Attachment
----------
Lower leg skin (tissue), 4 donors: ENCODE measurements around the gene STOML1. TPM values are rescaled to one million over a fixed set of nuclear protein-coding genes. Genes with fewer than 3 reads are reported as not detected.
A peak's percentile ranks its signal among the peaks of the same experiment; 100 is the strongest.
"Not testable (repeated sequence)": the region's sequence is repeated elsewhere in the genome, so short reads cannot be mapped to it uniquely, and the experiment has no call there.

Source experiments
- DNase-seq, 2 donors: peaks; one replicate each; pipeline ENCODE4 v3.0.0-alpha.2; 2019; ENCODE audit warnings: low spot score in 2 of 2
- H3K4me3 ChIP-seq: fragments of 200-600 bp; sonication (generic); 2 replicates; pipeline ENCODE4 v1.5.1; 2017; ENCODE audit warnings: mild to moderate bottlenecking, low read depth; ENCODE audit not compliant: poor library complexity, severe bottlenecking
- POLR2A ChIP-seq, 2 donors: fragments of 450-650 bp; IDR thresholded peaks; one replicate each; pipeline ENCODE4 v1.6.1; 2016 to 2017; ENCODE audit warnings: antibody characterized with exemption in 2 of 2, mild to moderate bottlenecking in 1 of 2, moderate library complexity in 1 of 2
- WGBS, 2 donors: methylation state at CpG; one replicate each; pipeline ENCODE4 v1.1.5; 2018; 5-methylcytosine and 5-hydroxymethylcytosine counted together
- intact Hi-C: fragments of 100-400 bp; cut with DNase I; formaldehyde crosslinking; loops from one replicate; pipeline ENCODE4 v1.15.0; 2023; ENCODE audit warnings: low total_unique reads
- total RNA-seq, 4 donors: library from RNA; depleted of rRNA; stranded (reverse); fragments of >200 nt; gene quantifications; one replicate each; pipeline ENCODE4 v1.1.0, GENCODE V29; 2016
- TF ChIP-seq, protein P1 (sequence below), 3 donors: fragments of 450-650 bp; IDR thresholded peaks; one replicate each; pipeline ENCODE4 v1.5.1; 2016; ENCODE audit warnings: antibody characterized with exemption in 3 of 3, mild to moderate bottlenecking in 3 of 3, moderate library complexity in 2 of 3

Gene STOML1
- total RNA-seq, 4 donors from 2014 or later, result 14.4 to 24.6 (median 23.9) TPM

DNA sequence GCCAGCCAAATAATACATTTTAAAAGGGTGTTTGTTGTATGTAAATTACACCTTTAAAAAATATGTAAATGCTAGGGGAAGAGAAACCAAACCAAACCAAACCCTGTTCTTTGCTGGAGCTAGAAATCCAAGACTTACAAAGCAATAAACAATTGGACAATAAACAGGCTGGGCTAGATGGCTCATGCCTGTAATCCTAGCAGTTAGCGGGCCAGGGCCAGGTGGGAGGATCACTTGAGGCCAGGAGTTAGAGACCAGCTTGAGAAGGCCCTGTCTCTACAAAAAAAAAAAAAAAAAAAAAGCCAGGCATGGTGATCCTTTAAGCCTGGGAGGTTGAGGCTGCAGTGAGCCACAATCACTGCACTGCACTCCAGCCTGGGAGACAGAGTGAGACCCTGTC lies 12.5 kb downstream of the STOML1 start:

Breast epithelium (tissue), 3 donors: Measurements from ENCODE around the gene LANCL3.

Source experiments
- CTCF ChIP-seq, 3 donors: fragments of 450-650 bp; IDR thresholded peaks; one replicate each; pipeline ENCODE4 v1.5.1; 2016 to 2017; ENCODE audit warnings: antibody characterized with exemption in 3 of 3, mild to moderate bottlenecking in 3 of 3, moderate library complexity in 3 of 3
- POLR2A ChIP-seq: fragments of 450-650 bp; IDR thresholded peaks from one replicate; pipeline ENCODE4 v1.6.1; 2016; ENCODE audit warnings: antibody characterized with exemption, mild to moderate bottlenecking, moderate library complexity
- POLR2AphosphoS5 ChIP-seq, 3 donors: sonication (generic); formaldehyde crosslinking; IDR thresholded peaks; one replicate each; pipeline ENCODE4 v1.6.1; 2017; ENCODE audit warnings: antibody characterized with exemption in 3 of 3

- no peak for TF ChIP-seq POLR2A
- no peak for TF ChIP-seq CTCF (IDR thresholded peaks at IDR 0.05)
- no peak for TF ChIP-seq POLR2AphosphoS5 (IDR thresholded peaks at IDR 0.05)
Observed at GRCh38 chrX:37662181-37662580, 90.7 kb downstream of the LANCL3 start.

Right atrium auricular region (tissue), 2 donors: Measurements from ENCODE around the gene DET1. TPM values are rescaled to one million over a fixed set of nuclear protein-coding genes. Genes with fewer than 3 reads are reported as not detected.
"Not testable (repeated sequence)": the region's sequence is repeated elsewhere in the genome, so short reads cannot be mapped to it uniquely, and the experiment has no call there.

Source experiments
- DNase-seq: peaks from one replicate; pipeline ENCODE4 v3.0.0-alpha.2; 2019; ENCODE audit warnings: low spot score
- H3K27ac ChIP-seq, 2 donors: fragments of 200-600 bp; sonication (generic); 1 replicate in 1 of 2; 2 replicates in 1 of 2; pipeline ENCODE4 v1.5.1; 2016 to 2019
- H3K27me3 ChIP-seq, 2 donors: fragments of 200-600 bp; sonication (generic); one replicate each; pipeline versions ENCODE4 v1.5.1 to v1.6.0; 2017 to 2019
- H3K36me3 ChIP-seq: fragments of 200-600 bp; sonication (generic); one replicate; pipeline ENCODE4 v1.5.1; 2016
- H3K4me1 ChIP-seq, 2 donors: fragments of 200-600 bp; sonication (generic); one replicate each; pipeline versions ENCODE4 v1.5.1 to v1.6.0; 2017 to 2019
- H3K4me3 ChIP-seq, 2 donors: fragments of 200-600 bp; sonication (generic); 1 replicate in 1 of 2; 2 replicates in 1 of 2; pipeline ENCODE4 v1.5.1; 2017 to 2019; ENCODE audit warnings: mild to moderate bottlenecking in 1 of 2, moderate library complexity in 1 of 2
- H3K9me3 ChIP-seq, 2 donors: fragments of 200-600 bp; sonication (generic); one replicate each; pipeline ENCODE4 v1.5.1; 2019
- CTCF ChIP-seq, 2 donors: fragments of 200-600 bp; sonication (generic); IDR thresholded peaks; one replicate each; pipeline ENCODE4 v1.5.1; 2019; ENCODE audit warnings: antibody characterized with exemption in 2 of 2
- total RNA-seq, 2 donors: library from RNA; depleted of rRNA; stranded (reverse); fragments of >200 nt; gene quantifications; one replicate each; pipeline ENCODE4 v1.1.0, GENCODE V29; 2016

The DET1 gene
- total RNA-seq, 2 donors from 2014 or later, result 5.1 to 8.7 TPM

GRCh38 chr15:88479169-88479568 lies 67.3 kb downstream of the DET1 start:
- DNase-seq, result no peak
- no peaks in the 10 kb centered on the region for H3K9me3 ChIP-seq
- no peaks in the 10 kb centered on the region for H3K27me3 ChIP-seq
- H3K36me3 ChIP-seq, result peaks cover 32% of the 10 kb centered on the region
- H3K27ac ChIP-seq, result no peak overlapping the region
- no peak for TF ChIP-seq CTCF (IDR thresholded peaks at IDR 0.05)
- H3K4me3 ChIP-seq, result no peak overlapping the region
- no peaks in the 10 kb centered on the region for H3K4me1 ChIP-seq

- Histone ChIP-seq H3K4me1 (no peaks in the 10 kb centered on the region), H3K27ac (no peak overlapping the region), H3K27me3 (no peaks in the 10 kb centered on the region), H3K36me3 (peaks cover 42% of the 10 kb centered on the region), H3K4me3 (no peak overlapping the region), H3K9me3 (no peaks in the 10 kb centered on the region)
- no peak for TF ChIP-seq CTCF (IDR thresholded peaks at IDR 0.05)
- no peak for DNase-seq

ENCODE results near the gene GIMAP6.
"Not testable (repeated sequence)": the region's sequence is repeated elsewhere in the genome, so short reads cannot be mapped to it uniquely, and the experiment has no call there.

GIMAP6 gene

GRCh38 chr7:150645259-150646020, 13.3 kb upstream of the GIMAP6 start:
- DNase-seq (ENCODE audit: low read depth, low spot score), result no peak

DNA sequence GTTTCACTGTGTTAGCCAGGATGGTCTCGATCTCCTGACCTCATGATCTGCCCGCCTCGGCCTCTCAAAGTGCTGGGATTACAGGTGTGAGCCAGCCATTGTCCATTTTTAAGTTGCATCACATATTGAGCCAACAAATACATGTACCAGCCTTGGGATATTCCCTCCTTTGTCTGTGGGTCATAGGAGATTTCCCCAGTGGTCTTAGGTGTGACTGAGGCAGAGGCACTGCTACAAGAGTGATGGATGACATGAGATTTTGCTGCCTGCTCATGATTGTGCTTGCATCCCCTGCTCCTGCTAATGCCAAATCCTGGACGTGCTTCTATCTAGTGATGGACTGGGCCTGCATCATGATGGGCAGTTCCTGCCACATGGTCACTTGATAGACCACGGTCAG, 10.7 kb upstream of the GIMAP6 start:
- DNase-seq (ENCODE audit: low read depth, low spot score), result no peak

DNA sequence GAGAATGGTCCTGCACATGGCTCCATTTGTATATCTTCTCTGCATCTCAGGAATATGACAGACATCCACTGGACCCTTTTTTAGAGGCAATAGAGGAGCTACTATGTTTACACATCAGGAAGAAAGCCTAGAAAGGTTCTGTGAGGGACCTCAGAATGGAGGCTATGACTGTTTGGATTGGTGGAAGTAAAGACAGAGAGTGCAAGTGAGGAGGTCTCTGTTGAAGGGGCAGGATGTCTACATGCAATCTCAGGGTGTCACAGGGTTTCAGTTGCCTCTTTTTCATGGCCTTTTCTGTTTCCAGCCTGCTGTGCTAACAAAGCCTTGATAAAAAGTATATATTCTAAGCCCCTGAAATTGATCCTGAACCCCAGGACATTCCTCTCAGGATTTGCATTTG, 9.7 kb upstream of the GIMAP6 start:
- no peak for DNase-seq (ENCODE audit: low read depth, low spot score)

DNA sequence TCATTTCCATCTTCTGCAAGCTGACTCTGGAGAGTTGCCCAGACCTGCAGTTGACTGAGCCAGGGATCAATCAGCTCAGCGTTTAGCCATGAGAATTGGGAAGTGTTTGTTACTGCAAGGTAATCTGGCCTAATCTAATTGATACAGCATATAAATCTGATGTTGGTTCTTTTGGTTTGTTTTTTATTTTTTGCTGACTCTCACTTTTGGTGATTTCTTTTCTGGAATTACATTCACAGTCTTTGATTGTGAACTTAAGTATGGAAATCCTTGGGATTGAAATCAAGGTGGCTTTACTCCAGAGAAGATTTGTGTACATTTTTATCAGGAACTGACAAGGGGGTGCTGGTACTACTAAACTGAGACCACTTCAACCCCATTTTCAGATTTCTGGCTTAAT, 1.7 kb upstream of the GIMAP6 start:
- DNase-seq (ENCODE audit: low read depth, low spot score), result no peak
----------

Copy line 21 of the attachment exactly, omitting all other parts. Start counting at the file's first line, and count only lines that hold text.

- no peak for TF ChIP-seq CTCF (IDR thresholded peaks at IDR 0.05)